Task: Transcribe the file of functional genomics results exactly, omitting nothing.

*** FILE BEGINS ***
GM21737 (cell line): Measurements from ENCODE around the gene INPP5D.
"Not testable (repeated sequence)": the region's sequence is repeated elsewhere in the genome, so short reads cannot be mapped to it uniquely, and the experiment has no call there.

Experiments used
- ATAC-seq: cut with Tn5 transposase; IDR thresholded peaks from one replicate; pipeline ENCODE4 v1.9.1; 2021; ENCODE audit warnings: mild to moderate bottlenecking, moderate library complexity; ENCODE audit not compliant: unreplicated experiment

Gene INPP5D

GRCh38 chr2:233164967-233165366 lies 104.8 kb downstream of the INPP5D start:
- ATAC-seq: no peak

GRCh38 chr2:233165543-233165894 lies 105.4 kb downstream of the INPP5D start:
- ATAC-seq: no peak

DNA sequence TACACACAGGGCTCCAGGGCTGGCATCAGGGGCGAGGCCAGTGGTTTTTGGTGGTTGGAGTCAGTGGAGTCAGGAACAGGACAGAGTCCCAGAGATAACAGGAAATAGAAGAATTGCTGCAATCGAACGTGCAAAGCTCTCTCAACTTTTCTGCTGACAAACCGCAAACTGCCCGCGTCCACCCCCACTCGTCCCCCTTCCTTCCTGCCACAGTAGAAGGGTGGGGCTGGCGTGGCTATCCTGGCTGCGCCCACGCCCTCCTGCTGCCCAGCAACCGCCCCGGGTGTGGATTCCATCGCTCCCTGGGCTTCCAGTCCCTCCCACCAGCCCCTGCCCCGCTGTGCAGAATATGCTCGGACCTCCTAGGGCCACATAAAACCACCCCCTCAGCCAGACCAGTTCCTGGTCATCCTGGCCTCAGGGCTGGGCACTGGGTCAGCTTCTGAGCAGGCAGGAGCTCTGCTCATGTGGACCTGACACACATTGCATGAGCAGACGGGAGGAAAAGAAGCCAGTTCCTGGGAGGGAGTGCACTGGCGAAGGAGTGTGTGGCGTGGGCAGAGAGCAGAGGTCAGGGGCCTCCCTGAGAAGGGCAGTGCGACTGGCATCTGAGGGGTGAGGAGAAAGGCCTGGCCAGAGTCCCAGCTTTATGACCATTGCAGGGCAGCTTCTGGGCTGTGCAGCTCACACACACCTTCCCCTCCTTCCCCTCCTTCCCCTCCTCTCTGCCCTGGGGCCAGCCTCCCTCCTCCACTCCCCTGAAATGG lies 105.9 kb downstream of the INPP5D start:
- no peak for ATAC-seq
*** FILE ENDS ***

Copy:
GM21737 (cell line): Measurements from ENCODE around the gene INPP5D.
"Not testable (repeated sequence)": the region's sequence is repeated elsewhere in the genome, so short reads cannot be mapped to it uniquely, and the experiment has no call there.

Experiments used
- ATAC-seq: cut with Tn5 transposase; IDR thresholded peaks from one replicate; pipeline ENCODE4 v1.9.1; 2021; ENCODE audit warnings: mild to moderate bottlenecking, moderate library complexity; ENCODE audit not compliant: unreplicated experiment

Gene INPP5D

GRCh38 chr2:233164967-233165366 lies 104.8 kb downstream of the INPP5D start:
- ATAC-seq: no peak

GRCh38 chr2:233165543-233165894 lies 105.4 kb downstream of the INPP5D start:
- ATAC-seq: no peak

DNA sequence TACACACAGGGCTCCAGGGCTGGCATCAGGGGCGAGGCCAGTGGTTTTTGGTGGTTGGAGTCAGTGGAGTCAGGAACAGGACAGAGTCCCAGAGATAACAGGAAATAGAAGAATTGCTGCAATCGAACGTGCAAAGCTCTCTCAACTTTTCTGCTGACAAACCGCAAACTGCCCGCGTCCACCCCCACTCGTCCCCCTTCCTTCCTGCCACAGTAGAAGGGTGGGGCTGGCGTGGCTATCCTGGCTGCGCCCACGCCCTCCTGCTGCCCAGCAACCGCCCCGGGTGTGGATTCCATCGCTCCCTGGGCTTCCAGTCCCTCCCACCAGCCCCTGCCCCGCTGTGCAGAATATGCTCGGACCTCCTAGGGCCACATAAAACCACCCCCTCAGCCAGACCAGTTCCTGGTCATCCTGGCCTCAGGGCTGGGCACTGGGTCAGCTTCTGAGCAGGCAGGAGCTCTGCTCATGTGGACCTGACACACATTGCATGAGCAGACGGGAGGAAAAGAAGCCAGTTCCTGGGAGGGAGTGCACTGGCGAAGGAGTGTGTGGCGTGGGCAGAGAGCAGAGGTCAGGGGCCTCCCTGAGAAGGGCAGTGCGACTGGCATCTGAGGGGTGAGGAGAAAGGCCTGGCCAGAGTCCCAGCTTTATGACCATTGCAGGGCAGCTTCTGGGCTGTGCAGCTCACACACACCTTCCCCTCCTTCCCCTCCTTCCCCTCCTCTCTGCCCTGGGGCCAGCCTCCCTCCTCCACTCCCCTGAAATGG lies 105.9 kb downstream of the INPP5D start:
- no peak for ATAC-seq